Give Shewag the freedom to run riot

Virender Shewag is a very shy man

Anand Vasu

August 3, 2001

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Virender Shewag is a very shy man. He falters, blushes, looks away, says as little as possible and avoids confrontation as much as possible. The soft spoken man from Delhi has a grasp of English that does not give him enough confidence to get into too many battles. Perhaps that's why he prefers to settle all his battles on the cricket field. If detractors and critics begin nagging, the answers will come flowing off the willow and not in a post match press conference.

It was during the Duleep Trophy in the 1999-2000 season that cricket followers in the country actually began to sit up and take notice of this stockily built middle order batsman. Despite showing glimpses of being able to hit a cricket ball as cleanly as anyone else on the circuit, Shewag did nothing to change the general impression that he was a slam-bang type cricketer. All this till the 1999-2000 season. In a Ranji Trophy clash against Punjab, Shewag made a 175-ball 187 in which he struck 20 fours and nine sixes. But that was not good enough to convince critics, who reckoned it was a flash in the pan. Well, when Shewag cracked 274 in the Duleep Trophy match against South Zone at Agartala in December, 1999 there was no doubting Shewag's ability.

Coming in to bat at number six, Shewag scored 274 out of a partnership of 381 with Rajiv Nayyar. Shewag's 327-ball essay included 36 boundaries and four sixes. A colossal effort. And one that, in his own words was a crucial knock. "It's not right to say about someone that he lacks determination or he doesn't concentrate hard enough. Whenever any batsman goes to the crease, he aims to make a big score and I too had the same intention during last season," Shewag told CricInfo in September 2000. Referring to his knock at Agartala, he said, "I think with that knock I proved to the people who were doubting me that I could also go on to make tall scores."

Well, if anyone had any doubts about this man's ability to play at the highest level, they certainly should do a re-think, after Shewag's effort against New Zealand in the Coca-Cola Cup in Sri Lanka. If you can make 100 runs in 70 balls, is it really important that you should stay at the wicket long? If you can answer that question, you will also be able to explain exactly what role Shewag should play in the Indian team. Given that he is not yet near consideration for the longer version on the game, let us cast an eye on the One-Dayers for the time being.

Firstly, should Shewag be opening the innings at all? The answer does not come easily. Having not donned the pads to open the innings for either Delhi or North Zone, Shewag's elevation to the role in One-Day Internationals came as a bit of a surprise. Prior to his matchwinning hundred, Shewag's scores as opener in the Coca-Cola Cup were an uninspiring 27, 33 and 0. Nothing to write home about really. Certainly not for Shewag, who boasts a first class average of over 58. However, the manner in which Shewag approaches batting suggests that he could be an ideal man to exploit the field restrictions in the first 15 overs. The selectors thought of Amay Khurasiya and Yuvraj Singh and this experiment clearly failed.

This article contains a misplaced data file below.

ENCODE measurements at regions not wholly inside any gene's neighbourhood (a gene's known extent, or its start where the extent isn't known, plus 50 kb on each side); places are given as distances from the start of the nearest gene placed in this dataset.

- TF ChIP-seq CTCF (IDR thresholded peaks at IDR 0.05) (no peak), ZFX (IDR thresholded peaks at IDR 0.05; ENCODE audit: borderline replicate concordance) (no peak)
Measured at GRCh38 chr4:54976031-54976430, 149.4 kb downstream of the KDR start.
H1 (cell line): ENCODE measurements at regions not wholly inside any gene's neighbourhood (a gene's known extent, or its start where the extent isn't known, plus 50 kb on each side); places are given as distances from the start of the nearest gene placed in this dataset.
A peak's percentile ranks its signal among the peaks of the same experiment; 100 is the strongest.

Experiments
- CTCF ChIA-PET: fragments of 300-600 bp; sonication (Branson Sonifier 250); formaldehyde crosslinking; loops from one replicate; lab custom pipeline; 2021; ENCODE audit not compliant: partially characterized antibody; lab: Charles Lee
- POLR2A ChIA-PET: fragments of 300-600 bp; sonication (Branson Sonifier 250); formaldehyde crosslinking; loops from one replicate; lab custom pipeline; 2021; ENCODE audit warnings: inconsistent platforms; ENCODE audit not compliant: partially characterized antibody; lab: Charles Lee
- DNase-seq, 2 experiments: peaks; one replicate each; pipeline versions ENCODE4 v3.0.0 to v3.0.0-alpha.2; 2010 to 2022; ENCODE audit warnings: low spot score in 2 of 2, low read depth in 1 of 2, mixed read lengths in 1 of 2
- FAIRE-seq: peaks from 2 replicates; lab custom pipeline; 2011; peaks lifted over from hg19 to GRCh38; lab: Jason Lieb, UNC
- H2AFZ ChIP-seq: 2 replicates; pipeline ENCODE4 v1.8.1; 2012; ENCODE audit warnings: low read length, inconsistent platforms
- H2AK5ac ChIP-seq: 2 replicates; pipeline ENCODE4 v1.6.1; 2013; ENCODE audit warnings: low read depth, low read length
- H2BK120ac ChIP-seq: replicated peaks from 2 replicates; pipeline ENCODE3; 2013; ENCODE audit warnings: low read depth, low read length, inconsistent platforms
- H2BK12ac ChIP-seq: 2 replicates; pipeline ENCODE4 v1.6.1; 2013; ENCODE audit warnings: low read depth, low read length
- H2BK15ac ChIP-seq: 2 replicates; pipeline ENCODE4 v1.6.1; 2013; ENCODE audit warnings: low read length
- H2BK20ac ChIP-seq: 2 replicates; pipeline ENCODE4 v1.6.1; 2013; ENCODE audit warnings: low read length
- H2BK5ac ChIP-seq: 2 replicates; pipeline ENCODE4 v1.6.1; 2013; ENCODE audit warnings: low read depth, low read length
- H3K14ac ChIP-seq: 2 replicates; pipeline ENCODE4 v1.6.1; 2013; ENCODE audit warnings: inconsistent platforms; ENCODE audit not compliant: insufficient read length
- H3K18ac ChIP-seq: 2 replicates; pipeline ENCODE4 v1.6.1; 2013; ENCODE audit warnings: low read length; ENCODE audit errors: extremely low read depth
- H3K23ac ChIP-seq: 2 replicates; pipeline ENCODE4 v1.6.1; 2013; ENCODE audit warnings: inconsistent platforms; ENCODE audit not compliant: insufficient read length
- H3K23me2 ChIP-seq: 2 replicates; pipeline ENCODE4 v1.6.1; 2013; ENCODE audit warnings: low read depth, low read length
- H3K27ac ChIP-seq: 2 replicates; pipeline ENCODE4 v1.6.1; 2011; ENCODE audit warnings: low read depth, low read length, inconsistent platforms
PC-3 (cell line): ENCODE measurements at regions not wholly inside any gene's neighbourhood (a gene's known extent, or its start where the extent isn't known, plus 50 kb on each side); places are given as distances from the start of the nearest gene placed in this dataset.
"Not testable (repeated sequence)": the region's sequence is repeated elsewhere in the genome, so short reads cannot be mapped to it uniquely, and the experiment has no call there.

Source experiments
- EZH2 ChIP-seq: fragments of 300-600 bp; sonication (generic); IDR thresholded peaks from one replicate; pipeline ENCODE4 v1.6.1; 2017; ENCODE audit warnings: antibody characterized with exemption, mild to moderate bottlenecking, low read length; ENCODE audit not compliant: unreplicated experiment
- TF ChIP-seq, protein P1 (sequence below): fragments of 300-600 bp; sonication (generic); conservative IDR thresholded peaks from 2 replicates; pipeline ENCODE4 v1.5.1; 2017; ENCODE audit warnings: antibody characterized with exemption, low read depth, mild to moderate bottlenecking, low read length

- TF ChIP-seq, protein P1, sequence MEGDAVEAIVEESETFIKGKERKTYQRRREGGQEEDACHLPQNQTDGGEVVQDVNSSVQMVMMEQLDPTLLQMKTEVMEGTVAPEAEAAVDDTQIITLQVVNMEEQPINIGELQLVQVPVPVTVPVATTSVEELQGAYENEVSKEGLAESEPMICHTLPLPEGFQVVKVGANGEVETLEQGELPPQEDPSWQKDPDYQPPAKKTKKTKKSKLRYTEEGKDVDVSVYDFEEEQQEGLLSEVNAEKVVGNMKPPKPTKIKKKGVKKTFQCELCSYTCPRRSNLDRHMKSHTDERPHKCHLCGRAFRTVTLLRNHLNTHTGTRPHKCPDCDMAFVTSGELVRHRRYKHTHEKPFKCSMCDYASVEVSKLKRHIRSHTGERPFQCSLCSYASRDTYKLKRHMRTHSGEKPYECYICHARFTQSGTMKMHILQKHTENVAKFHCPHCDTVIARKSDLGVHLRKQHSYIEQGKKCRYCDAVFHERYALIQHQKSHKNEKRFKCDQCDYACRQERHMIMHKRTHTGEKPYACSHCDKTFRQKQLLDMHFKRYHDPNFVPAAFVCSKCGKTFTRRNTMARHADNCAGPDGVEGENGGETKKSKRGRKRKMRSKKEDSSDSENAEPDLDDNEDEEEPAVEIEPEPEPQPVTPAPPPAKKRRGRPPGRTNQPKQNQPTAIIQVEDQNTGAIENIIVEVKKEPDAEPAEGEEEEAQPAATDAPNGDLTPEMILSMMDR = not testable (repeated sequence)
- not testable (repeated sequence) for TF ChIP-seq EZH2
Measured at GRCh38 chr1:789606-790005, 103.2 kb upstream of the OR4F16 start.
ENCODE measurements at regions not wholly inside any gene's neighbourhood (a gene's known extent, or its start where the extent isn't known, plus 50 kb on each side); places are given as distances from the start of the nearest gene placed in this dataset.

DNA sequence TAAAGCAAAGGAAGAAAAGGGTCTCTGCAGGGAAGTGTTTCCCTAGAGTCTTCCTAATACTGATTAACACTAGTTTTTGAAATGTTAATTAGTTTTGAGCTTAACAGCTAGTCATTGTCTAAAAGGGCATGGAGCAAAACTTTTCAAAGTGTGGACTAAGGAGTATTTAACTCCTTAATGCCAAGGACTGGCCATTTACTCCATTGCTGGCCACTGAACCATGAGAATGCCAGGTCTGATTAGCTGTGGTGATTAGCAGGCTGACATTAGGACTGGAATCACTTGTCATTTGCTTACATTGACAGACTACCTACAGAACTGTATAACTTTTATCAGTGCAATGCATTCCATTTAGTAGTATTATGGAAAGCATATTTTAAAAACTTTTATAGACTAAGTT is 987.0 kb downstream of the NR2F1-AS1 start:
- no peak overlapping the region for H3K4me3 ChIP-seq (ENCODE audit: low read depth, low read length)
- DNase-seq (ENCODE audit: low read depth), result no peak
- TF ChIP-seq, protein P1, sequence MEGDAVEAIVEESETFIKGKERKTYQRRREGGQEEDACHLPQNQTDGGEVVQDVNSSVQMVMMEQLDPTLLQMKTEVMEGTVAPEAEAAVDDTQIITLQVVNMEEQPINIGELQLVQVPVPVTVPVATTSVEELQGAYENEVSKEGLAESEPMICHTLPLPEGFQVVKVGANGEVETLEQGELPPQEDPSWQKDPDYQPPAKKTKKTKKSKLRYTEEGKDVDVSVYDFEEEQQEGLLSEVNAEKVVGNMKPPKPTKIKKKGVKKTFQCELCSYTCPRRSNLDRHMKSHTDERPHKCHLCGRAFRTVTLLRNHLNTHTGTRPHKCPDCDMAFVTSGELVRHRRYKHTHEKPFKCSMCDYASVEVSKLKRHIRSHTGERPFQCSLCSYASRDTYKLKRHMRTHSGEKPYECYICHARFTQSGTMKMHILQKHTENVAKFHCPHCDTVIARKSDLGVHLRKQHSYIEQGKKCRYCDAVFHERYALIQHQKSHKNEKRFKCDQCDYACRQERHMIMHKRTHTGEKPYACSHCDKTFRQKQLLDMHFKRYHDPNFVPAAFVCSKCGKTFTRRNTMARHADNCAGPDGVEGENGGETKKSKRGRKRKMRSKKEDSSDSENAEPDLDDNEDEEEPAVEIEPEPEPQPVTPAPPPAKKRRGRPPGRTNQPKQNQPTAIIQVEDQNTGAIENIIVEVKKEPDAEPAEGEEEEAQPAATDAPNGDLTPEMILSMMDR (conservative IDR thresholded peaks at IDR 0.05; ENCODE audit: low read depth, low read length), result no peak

So, while he has met with success in the role, perhaps the opening position is not the ideal one for him.

In the middle order or in the opening slot, the manner in which he is used will determine his personal success and indeed his utility to the team. His style of play dictates that he should be used judiciously. If you want him to make 40-odd runs at an even pace every other day, he is going to fail. If you want him to stay at the wicket as long as a Rahul Dravid or a VVS Laxman you have another thing coming for you. However, if he is given a free hand to play as he might, there will be an explosive score coming your way every now and then. And you can be sure that it will not be a knock that raises a few eyebrows. It will be the kind of innings that will knock you back, and win India the game.

The comparisons have begun to creep in already. Described by some as the 'poor man's Tendulkar' Shewag indeed bears some resemblance to the little master from Mumbai. To be honest however, that resemblance begins, and ends, with his physique, the manner in which he stands in the crease and similar physical attributes. To compare him to Tendulkar would be unfair to the Delhi man. Having said all this, one is forced to admit that there are a few strokes that force your mind to wander. When Shewag absolutely hit the cover off the ball in a square cut that rocketed over point in the most recent game against New Zealand, the tingle that went down the spine was not different from the one that Tendulkar often causes.

To seriously compare Shewag to anyone else would be futile. Instead, one should let him run riot, put the fear of God in the opposition and enjoy the run riot as and when it happens.

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